As a gardener, I’ve always appreciated Jesus’s descriptions of growing things as a metaphor for our journey of faith. The parable of the sower (Matthew 13) certainly challenges us to tend the soil of our hearts even as we sow seeds of justice. But as I read the gospel this week, I found that it was actually Jesus’s dialogue with his disciples that caught my attention—probably because of my exasperation with a political culture that makes even basic safety measures like wearing masks into a contentious issue, never mind racial and economic justice.
Asked why he speaks in parables, Jesus basically says that not everyone is going to get it:
For this people’s heart has grown dull,
and their ears are hard of hearing,
and they have shut their eyes;
so that they might not look with their eyes,
and listen with their ears,
and understand with their hearts and be converted—
and I would heal them.
It might not seem particularly hopeful to acknowledge that some of the people we encounter will be “hard ground” when it comes to promoting the justice of God’s kingdom, but I found it somehow consoling and freeing to hear this kind of realism from Jesus. I also found it intriguing that Jesus’s “strategy” in response is not to double down on instruction and argumentation or facts or force with such people, but to tell a story to those with ears to hear.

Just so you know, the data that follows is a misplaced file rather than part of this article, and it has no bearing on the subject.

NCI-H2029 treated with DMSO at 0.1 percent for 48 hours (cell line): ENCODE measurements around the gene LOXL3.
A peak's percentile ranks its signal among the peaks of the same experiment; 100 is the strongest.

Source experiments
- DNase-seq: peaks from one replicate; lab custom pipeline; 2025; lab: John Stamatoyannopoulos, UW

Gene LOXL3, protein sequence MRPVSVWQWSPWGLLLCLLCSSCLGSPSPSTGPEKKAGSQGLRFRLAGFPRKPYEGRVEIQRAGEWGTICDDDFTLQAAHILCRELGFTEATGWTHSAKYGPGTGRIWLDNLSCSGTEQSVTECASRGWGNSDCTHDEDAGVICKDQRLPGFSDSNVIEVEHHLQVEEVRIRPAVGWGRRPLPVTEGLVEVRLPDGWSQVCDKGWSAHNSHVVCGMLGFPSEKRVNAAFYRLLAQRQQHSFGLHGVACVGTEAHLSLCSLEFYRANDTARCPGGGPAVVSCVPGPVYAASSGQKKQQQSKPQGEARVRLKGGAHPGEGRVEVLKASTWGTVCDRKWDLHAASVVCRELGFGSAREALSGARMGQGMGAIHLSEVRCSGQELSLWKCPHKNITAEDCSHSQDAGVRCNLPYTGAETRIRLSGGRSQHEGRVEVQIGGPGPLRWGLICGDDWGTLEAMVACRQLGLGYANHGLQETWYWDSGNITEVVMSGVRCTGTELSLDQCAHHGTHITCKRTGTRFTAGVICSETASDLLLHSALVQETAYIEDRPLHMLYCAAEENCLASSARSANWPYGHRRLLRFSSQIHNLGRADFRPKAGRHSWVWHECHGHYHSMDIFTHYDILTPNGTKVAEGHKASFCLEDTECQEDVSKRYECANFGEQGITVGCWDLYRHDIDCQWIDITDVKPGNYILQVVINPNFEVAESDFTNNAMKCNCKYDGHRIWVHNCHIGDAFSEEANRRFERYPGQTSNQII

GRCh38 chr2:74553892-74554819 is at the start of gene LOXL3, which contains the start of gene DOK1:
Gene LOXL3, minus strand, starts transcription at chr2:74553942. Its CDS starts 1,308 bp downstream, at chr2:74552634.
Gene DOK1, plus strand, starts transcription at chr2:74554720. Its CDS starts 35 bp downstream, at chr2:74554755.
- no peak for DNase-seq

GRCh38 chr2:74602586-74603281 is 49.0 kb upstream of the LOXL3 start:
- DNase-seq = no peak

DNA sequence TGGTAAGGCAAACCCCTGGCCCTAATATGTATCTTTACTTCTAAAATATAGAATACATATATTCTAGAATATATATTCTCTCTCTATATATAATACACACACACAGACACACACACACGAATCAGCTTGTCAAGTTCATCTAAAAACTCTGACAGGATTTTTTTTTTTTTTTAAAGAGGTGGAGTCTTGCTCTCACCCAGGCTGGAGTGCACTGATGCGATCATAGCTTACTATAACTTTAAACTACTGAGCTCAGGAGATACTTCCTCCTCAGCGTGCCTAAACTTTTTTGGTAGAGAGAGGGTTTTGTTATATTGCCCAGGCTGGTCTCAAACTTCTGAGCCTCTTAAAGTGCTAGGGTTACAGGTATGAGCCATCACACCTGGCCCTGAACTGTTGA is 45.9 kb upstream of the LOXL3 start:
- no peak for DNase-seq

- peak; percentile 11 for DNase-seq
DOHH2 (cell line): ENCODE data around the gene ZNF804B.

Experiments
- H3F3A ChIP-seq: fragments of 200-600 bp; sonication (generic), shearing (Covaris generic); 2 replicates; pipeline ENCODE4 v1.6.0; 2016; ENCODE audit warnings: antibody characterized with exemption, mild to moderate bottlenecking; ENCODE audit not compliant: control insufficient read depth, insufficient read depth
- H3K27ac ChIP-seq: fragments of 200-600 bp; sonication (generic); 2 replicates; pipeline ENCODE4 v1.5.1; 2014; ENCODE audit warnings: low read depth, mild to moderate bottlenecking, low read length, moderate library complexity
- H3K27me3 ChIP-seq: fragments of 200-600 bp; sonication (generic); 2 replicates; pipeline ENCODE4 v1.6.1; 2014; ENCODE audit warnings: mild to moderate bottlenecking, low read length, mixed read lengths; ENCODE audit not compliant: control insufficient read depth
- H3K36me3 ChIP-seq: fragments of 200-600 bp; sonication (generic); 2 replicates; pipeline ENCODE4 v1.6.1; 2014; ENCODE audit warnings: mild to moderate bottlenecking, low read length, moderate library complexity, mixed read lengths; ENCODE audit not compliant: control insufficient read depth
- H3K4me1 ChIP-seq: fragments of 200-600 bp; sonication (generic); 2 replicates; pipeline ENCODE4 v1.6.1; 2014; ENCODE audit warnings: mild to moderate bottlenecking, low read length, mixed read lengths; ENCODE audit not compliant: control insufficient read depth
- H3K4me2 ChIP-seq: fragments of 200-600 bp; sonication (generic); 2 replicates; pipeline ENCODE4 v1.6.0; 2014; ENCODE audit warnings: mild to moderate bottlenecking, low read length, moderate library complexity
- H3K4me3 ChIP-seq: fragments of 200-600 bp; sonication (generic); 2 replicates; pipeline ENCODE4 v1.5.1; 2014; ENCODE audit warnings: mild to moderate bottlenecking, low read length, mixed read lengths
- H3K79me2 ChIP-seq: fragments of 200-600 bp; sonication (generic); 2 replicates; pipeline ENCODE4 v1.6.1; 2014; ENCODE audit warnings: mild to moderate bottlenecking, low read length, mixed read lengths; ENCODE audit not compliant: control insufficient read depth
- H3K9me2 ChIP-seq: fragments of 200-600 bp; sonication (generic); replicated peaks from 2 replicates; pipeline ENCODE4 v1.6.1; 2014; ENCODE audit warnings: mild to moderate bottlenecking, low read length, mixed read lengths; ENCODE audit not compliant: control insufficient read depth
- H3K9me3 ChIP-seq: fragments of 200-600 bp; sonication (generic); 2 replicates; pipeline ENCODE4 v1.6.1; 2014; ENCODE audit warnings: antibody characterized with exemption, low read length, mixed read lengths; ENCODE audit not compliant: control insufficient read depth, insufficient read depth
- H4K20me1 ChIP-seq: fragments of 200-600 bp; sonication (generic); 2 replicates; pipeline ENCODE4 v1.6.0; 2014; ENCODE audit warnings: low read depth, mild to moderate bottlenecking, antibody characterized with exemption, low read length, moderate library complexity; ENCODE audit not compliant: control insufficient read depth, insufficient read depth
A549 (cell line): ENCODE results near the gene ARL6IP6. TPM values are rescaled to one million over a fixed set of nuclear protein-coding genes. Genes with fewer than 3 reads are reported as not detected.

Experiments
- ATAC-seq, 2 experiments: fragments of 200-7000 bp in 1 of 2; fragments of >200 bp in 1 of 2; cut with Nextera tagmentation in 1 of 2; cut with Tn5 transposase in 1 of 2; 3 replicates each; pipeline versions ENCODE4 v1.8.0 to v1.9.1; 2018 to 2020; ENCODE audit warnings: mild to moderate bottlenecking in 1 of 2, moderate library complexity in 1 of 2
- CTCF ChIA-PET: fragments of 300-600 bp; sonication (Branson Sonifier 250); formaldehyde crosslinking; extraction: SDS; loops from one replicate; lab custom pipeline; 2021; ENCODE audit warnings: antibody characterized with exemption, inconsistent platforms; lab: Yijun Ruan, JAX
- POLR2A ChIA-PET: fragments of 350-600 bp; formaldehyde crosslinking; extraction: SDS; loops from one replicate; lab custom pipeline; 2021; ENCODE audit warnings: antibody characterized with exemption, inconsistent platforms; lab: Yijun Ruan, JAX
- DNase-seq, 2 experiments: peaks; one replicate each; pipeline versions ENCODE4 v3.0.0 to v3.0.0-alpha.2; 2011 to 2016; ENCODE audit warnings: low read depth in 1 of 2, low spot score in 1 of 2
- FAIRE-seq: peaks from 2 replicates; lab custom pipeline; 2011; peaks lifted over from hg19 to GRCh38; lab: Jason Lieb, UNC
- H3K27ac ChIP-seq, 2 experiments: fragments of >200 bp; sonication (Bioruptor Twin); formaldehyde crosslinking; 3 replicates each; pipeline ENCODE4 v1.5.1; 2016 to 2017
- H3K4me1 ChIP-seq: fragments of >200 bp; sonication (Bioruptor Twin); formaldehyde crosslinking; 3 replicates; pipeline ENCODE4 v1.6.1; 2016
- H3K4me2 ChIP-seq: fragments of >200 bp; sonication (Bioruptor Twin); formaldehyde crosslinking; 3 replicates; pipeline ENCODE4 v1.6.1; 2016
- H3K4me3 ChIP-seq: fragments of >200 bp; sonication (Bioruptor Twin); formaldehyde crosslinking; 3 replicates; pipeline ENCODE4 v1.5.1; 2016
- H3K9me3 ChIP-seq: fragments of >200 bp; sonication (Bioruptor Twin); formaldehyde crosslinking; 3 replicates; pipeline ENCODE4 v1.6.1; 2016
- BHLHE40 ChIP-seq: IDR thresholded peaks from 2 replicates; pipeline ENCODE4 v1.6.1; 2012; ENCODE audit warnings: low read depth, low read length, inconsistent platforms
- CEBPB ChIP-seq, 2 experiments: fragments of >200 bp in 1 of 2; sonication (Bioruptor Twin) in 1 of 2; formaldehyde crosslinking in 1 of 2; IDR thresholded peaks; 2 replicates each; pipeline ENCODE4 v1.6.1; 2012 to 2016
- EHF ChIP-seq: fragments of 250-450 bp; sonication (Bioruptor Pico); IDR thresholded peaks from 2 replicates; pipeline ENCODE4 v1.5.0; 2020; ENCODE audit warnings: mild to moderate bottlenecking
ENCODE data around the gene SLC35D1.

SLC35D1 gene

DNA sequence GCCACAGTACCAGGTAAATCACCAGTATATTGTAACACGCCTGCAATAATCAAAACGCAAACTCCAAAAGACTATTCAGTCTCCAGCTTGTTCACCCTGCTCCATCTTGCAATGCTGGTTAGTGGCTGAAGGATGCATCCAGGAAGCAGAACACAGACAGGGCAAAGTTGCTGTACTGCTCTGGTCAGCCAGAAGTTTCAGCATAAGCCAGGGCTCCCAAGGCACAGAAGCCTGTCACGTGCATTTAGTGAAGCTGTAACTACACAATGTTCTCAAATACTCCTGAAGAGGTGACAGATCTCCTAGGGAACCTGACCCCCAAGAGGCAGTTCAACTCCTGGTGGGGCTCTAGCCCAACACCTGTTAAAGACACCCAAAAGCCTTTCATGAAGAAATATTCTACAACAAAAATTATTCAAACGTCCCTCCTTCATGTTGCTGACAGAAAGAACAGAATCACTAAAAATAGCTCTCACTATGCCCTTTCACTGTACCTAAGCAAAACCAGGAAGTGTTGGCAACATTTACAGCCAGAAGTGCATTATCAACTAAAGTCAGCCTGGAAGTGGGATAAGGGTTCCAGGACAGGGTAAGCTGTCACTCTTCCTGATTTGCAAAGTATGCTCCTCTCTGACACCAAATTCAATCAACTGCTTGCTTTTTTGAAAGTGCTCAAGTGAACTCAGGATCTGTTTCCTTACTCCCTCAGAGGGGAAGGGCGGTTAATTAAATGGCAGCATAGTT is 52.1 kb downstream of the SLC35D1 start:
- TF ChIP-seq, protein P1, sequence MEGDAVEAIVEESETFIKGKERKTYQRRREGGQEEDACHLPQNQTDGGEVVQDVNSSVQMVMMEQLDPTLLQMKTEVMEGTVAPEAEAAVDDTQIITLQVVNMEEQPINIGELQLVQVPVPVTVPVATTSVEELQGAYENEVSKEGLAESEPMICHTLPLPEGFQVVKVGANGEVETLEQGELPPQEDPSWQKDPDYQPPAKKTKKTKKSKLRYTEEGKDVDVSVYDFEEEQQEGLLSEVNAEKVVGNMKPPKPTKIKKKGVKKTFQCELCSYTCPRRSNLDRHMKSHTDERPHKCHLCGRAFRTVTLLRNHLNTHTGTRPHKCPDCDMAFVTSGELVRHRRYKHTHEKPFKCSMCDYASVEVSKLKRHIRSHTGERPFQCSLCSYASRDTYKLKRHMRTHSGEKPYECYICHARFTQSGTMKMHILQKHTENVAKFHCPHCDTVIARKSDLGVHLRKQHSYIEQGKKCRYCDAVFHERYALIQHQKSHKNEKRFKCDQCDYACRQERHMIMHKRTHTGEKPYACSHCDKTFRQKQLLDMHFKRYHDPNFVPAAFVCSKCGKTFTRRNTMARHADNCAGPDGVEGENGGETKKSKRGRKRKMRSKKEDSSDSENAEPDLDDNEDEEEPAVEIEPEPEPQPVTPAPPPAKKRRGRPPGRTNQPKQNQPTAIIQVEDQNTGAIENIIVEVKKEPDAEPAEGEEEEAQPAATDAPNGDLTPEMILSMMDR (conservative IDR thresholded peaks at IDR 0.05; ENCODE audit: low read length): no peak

What might it mean for us to do likewise in our own advocacy and activism? What are the stories that have softened our hearts or challenged and inspired us to do justly and love mercy? What difference would it make if we were to stop arguing with those who ‘hear but do not listen’ so that we can till the soil of a movement by telling its stories?
Jessica Wrobleski currently serves as vice president of mission at Saint Joseph Academy and is a member of the Board of Directors of the Jesuit Retreat Center in Cleveland, OH. Originally from West Virginia, she received her PhD from Yale University in 2009 and taught theology at Saint Mary’s College and Wheeling Jesuit University until 2019.